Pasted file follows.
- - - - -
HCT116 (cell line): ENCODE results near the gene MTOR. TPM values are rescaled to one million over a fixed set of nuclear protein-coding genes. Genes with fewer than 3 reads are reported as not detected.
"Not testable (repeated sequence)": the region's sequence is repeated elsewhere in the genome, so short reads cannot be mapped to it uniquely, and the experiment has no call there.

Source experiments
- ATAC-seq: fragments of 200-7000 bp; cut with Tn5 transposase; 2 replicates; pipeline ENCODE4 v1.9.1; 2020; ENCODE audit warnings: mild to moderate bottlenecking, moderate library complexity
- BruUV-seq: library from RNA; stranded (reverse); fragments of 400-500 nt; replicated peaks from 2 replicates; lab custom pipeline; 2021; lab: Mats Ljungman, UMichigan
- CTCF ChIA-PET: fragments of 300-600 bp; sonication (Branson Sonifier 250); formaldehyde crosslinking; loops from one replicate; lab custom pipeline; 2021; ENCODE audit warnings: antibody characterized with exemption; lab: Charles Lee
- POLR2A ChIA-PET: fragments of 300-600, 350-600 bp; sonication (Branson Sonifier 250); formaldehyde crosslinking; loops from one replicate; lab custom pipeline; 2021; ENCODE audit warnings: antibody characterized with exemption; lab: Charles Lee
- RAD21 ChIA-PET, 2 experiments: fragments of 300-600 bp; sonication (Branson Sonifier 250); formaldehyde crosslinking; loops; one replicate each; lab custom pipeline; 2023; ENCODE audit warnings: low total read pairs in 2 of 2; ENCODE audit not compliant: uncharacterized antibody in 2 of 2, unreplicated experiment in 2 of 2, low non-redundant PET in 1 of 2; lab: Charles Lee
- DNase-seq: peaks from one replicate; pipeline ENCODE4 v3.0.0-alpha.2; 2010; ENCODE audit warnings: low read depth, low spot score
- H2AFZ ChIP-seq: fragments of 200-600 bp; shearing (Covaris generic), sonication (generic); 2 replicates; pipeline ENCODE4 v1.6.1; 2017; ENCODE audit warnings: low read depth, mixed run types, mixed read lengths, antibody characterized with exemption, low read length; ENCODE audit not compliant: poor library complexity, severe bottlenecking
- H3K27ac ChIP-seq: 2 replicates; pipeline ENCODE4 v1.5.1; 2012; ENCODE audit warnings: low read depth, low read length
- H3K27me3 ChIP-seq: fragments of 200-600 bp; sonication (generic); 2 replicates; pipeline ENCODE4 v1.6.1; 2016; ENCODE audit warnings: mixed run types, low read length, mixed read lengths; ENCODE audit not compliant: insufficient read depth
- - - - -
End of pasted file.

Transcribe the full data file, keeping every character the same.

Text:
HCT116 (cell line): ENCODE results near the gene MTOR. TPM values are rescaled to one million over a fixed set of nuclear protein-coding genes. Genes with fewer than 3 reads are reported as not detected.
"Not testable (repeated sequence)": the region's sequence is repeated elsewhere in the genome, so short reads cannot be mapped to it uniquely, and the experiment has no call there.

Source experiments
- ATAC-seq: fragments of 200-7000 bp; cut with Tn5 transposase; 2 replicates; pipeline ENCODE4 v1.9.1; 2020; ENCODE audit warnings: mild to moderate bottlenecking, moderate library complexity
- BruUV-seq: library from RNA; stranded (reverse); fragments of 400-500 nt; replicated peaks from 2 replicates; lab custom pipeline; 2021; lab: Mats Ljungman, UMichigan
- CTCF ChIA-PET: fragments of 300-600 bp; sonication (Branson Sonifier 250); formaldehyde crosslinking; loops from one replicate; lab custom pipeline; 2021; ENCODE audit warnings: antibody characterized with exemption; lab: Charles Lee
- POLR2A ChIA-PET: fragments of 300-600, 350-600 bp; sonication (Branson Sonifier 250); formaldehyde crosslinking; loops from one replicate; lab custom pipeline; 2021; ENCODE audit warnings: antibody characterized with exemption; lab: Charles Lee
- RAD21 ChIA-PET, 2 experiments: fragments of 300-600 bp; sonication (Branson Sonifier 250); formaldehyde crosslinking; loops; one replicate each; lab custom pipeline; 2023; ENCODE audit warnings: low total read pairs in 2 of 2; ENCODE audit not compliant: uncharacterized antibody in 2 of 2, unreplicated experiment in 2 of 2, low non-redundant PET in 1 of 2; lab: Charles Lee
- DNase-seq: peaks from one replicate; pipeline ENCODE4 v3.0.0-alpha.2; 2010; ENCODE audit warnings: low read depth, low spot score
- H2AFZ ChIP-seq: fragments of 200-600 bp; shearing (Covaris generic), sonication (generic); 2 replicates; pipeline ENCODE4 v1.6.1; 2017; ENCODE audit warnings: low read depth, mixed run types, mixed read lengths, antibody characterized with exemption, low read length; ENCODE audit not compliant: poor library complexity, severe bottlenecking
- H3K27ac ChIP-seq: 2 replicates; pipeline ENCODE4 v1.5.1; 2012; ENCODE audit warnings: low read depth, low read length
- H3K27me3 ChIP-seq: fragments of 200-600 bp; sonication (generic); 2 replicates; pipeline ENCODE4 v1.6.1; 2016; ENCODE audit warnings: mixed run types, low read length, mixed read lengths; ENCODE audit not compliant: insufficient read depth